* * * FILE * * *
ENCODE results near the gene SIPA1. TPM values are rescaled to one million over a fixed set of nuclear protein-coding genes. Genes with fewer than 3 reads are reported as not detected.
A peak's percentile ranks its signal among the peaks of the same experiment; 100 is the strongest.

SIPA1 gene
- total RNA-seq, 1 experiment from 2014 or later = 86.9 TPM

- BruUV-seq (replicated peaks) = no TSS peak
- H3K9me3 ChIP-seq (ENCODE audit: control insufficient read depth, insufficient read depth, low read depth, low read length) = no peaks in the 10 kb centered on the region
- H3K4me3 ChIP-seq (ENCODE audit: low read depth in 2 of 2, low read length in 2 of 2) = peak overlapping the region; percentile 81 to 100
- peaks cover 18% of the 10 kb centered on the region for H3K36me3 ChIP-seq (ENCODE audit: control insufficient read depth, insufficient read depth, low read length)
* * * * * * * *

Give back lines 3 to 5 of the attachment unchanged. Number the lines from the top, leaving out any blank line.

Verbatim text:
SIPA1 gene
- total RNA-seq, 1 experiment from 2014 or later = 86.9 TPM

- BruUV-seq (replicated peaks) = no TSS peak